Jason Murphy: The reason the Dreamworld tragedy is so horrifying

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Flowers at Dreamworld where four people were killed following an accident on the Thunder River Rapids ride at the Gold Coast. Photo / Getty Images
Flowers at Dreamworld where four people were killed following an accident on the Thunder River Rapids ride at the Gold Coast. Photo / Getty Images

I'm supposed to write about economics and business, but the events of this week make that very hard. The tragedy at Dreamworld has been so enormous and the effect of it so widespread.

Some tragedies are local. This one is national. It feels like the whole nation is in shock and in mourning for what happened.

Why has this tragedy - among all of them - shot through to our hearts?

Part of the reason is it happened in a theme park, which makes the awfulness even clearer. In fiction, writers stage shocks amid the happiest moments for maximum effect. And indeed watching the news at first was like seeing some awful TV drama unfold. But soon it became far more personal than that.

So many of us have been to Dreamworld, or somewhere just like it.

Dreamworld has had 35 million people through the gates since it opened in 1981.

The Thunder River Rapids ride has been there since 1986.

I have strong childhood memories of that ride - queuing up all nervous and excited in the Gold Rush-themed wooden structure, getting wet from the splashes, then drying off in that hot Queensland weather. Millions of Aussies would have the exact same memories. For so many of us the tragedy feels personal.

Family is the big reason this tragedy has hit us all so very hard.

Memories of Dreamworld are tied up in memories of our families. Dreamworld is not a place teens hang out or somewhere adults go, leaving kids with a babysitter. It's a bit daggy (Dreamworld mascot Kenny Koala could never be accused of being hip or fashionable) but it's a place and time for families to be together, and many families don't have a lot of those.

That's what makes of this tragedy so especially hard to deal with. It's taken so many families and torn them apart.

Kim Dorsett lost two of her children.

The Araghi family lost one of theirs.

Ebony and Evie Goodchild lost their mother and uncle.

David Godchild lost his wife

Kieran and Isla Low lost their mother.

Matthew Low lost his wife.

The family that was Luke Dorsett and Roozi Araghi is gone.

Kim Dorsett's words after the tragedy were "It truly breaks my heart to know that my eight-month-old is never going to get to know her mum."

Nobody could have heard her and not felt hit by a lightning bolt of grief. Everyone who heard her thought of their relationship with their own mother, and how little Evie Goodchild will never have that.

The effect can be overwhelming.

But amid the grief, horror and confusion are the beginnings of recovery. There were early reports David Goodchild's wallet had been stolen in the chaos. Those reports, happily, were wrong. We work together when things go wrong.

What we actually saw was hundreds of people placing floral tributes, emergency services doing their very best and Red Cross volunteers working tirelessly to help people deal with the emotional and practical sides of the tragedy. Hundreds of people have donated to a page set up for Kate Goodchild's family.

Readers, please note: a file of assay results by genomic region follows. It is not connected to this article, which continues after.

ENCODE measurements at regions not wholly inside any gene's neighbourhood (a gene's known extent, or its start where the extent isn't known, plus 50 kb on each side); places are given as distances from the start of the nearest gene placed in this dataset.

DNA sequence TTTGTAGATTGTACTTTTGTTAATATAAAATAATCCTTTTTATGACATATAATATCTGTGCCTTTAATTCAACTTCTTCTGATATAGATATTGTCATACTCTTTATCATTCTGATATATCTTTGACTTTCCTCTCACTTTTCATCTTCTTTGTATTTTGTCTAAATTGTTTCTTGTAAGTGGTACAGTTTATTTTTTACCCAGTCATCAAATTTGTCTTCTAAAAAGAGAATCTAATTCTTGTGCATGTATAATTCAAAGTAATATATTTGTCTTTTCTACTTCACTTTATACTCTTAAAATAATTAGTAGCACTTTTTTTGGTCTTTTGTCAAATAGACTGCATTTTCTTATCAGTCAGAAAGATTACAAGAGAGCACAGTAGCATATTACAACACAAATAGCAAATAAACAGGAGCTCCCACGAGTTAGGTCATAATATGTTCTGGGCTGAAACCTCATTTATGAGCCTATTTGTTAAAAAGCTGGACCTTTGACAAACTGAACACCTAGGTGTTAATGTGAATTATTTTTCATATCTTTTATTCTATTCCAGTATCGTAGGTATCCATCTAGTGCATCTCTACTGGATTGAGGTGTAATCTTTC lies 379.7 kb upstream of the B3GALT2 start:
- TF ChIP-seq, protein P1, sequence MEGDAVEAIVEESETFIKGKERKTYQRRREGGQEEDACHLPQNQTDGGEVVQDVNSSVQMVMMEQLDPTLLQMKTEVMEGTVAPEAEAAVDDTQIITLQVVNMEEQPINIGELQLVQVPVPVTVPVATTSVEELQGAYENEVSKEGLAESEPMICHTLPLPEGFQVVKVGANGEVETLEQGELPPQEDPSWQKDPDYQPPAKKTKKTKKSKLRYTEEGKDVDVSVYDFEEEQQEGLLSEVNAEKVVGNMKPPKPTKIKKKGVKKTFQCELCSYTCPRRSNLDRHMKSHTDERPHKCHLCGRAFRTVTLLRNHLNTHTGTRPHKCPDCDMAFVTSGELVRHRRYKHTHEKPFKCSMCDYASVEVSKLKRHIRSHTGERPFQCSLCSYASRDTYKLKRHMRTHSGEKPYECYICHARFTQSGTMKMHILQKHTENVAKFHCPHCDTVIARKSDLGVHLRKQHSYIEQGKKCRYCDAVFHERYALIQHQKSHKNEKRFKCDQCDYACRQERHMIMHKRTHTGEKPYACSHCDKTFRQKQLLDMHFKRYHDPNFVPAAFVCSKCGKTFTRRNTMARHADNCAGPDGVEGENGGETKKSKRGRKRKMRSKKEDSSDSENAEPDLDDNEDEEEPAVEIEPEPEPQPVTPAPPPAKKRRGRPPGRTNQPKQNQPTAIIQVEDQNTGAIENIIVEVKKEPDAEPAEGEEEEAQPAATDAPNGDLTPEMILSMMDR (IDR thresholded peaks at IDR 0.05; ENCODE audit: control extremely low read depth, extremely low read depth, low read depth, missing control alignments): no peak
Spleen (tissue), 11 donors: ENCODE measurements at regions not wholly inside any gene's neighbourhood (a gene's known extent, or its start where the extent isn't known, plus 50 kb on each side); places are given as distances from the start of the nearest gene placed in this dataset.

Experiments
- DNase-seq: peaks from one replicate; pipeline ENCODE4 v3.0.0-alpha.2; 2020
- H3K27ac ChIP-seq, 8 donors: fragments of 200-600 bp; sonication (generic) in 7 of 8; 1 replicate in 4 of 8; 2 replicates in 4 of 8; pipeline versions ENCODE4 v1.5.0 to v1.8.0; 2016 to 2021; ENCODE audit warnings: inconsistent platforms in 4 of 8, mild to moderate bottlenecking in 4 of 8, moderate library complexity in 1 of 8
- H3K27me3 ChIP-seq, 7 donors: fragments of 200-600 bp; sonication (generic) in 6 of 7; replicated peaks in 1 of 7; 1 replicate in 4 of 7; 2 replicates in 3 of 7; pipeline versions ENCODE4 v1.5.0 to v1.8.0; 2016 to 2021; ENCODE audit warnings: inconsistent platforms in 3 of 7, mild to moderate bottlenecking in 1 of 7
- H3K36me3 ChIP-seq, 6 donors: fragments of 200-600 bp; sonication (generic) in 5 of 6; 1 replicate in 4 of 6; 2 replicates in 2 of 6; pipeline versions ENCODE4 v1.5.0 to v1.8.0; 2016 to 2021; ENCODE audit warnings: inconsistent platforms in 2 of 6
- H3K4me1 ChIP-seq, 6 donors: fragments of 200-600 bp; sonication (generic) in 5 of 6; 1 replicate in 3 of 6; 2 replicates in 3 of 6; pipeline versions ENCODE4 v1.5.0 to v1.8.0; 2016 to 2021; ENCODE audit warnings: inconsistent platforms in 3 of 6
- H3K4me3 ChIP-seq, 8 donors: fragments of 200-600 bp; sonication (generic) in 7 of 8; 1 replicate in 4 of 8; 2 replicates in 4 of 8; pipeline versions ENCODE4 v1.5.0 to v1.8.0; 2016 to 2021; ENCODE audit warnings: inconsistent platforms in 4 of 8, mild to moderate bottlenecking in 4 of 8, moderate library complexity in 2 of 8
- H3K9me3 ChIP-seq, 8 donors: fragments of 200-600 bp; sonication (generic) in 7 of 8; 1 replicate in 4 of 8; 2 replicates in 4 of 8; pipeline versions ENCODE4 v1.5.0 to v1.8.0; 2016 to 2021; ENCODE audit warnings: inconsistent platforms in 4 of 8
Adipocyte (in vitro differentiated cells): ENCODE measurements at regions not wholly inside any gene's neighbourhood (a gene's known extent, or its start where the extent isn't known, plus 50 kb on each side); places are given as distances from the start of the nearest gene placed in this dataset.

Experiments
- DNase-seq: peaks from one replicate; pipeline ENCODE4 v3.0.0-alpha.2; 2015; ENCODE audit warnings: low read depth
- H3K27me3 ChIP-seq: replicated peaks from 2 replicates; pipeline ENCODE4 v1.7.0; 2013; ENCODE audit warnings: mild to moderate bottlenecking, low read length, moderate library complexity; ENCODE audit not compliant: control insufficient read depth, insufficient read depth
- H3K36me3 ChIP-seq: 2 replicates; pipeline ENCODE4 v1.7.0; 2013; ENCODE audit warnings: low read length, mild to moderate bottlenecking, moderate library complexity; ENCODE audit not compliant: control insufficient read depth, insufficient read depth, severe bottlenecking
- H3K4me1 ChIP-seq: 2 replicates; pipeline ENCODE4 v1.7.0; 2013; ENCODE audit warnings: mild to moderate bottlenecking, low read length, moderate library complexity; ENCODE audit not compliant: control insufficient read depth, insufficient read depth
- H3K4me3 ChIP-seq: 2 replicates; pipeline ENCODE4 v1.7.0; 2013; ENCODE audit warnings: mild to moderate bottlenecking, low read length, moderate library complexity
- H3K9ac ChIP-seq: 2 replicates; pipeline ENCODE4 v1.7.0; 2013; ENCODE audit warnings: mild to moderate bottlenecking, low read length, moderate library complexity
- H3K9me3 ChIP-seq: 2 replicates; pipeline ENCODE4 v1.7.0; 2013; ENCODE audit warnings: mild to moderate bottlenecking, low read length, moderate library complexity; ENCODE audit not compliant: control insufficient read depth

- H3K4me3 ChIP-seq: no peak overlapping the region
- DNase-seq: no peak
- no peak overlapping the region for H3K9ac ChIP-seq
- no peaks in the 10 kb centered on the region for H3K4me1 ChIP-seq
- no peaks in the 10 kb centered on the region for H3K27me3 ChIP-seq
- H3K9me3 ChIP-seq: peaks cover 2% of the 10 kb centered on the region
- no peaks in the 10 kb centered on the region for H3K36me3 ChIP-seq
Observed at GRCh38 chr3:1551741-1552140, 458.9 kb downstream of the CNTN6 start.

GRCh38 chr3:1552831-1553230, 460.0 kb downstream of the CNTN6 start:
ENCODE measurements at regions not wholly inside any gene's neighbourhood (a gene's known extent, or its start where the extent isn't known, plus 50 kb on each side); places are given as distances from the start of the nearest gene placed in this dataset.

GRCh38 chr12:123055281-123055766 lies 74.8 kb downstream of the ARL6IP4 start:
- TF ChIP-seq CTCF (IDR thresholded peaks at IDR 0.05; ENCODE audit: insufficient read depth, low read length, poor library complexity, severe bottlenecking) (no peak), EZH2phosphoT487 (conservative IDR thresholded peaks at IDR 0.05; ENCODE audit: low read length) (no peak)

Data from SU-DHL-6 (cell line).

Hundreds of families also came to a candlight vigil, where the Red Cross handed out "Trauma Teddies." These are knitted by volunteers Australia-wide and handed out to kids after events like these in order to help them feel comforted and to provide an opportunity for them to talk.

In hard times the community comes together - like a family - and helps.

Dreamworld can be part of the healing process itself if it opens up and tries to deal with what happened honestly. The initial plan to swiftly open up again after a singlememorial day seemed hasty. The classic first stage of grief is denial, and possibly Dreamworld executives were in that stage.

Since then the CEO agreed to donate her bonus, the company has made efforts to get in touch with victims' families, and the memorial before full reopening was cancelled. Instead the park, as of Friday, remains closed until further notice.

That makes sense. They can't swiftly go back to how things were. None of us can. Executives need to support staff and make sure the company treats everyone with the respect and patience you would extend to your own family in times of grief.

I also can't help thinking of the newlyweds that invited Luke, Kate and Roozi to their wedding. They were the reason those families travelled to Queensland. Their wedding anniversary will, every year, be sad as well as happy.

And that's the legacy of an event like this. It lasts a long time. The pain and the memory surges and ebbs for years.

Recovery will take time and go through many stages.

It is not about reversing the pain. Nobody can put things back the way they were and there will always be a scar. All those family tables will have an empty chair and our collective memories of Dreamworld will now be a mix of happy and sad forever. But it is about remembering the positives aspects of the lives of those who are gone and making the connections we have - especially family- even more strongly.

Its important Dreamworld acknowledge that and make sure there is - for many years to come - a space at the park for families to come to remember what happened. This can't be papered over.

- news.com.au

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